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OSD & DPS909 Winter 2018 Release 0.1

0.1 Release


You are asked to create an open source RESTful API web service that can find and extract phone numbers from submitted resources, and be used in a microservice architecture. See below for details about how the API should function.

Your first release will be due in multiple stages:

  • Part A: Create an initial, partial implementation, due Feb 1 by midnight
  • Part B: Contribute to another student's implementation, due Feb 19 by midnight

The goal of this first release is to practice, and make sure you are comfortable with common open source workflows, including:

  • using git and GitHub
  • managing GitHub repositories
  • creating common project and build artifacts in an open source repo (e.g., LICENSE,, automation, etc)
  • working with third-party dependencies
  • creating and responding to Issues
  • creating Pull Requests
  • reviewing and merging Pull Requests
  • the differences between being a maintainer and a contributor in an open source project

API Description

Phone numbers seem like a simple thing to work with at first, but it gets complicated quickly. Thankfully, the problem of working with phone numbers anywhere on Earth has already been solved by Google, and the code made open source:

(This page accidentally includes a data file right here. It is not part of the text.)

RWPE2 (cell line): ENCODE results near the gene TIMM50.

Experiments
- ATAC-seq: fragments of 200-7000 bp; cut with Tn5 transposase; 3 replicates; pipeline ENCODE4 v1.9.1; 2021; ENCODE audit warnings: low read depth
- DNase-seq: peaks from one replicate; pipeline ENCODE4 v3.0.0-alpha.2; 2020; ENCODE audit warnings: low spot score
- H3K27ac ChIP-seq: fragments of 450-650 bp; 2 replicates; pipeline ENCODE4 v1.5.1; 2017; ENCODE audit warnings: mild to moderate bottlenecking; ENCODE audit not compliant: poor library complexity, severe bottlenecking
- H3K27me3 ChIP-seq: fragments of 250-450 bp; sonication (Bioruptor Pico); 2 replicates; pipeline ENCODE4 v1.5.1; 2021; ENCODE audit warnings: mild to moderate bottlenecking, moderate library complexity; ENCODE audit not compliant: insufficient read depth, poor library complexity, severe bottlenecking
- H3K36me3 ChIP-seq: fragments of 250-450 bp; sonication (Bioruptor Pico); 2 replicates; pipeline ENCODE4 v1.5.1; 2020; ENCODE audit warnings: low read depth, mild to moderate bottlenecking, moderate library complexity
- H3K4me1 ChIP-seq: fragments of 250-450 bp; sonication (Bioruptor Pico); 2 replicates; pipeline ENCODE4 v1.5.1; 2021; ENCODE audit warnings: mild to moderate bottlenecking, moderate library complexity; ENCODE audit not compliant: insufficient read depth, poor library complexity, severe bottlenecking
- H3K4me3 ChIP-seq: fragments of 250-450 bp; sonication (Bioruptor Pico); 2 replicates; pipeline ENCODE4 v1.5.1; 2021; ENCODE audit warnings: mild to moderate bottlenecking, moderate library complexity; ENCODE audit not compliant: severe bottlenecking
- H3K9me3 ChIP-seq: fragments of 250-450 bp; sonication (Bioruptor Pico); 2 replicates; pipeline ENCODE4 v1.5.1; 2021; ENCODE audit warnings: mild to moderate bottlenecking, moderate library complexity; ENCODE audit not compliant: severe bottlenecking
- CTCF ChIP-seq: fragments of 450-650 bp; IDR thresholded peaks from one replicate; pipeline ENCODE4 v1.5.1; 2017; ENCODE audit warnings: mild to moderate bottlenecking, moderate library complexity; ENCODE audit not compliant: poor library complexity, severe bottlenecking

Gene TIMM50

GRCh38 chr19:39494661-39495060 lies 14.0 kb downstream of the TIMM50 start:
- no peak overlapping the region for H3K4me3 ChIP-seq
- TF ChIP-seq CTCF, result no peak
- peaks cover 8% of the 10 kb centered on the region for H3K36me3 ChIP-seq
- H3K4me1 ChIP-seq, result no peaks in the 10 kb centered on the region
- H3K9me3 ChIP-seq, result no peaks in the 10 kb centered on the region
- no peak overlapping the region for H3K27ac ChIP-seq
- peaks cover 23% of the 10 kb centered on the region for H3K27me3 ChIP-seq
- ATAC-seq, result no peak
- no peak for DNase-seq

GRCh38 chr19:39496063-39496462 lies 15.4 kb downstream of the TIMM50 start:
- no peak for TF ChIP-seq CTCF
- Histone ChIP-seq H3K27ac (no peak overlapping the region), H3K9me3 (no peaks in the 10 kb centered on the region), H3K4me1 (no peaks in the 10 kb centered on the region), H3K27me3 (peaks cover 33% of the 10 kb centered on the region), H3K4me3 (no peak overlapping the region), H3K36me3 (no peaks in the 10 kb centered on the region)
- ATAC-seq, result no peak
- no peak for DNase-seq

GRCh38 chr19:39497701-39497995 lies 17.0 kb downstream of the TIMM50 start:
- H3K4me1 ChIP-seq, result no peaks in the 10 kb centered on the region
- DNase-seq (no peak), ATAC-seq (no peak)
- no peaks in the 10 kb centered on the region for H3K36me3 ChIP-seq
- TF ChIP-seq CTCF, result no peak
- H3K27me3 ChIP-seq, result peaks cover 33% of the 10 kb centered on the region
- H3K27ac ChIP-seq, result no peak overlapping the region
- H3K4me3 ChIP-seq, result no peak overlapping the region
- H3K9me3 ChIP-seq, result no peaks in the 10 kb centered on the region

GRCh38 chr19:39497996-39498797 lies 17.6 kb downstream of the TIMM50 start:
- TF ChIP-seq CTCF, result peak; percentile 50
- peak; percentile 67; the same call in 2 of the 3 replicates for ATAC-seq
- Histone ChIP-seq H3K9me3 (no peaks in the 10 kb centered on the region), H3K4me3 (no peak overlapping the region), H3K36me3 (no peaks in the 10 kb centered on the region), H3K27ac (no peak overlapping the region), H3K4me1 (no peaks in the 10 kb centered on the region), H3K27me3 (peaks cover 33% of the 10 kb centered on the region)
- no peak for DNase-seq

You are asked to use libphonenumber to create a web service, using whatever programming language you want. Your web server must support the following API endpoints, which all return JSON formatted responses:

1. GET /api/phonenumbers/parse/text/{...string...} to allow sending small snippets of text to be parsed.

For example, requesting /api/phonenumbers/parse/text/nothing should return an empty list []. Whereas requesting requesting /api/phonenumbers/parse/text/Seneca%20Phone%20Number%3A%20416-491-5050 should return a list with a single, formatted phone number ["(416) 491-5050"].

2. POST /api/phonenumbers/parse/file with the request's Content-Type being text/plain and the body containing a base64 encoded text file. This allows larger files to be processed, in addition to small bits of text.

All responses from the API should be given in JSON format, with the exception of errors, which can use HTTP status codes (e.g., 4xx codes).